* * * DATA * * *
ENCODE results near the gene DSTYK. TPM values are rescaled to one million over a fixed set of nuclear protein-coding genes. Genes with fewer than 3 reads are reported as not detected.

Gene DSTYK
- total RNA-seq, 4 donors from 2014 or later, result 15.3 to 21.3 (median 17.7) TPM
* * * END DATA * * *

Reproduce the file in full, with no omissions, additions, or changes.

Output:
ENCODE results near the gene DSTYK. TPM values are rescaled to one million over a fixed set of nuclear protein-coding genes. Genes with fewer than 3 reads are reported as not detected.

Gene DSTYK
- total RNA-seq, 4 donors from 2014 or later, result 15.3 to 21.3 (median 17.7) TPM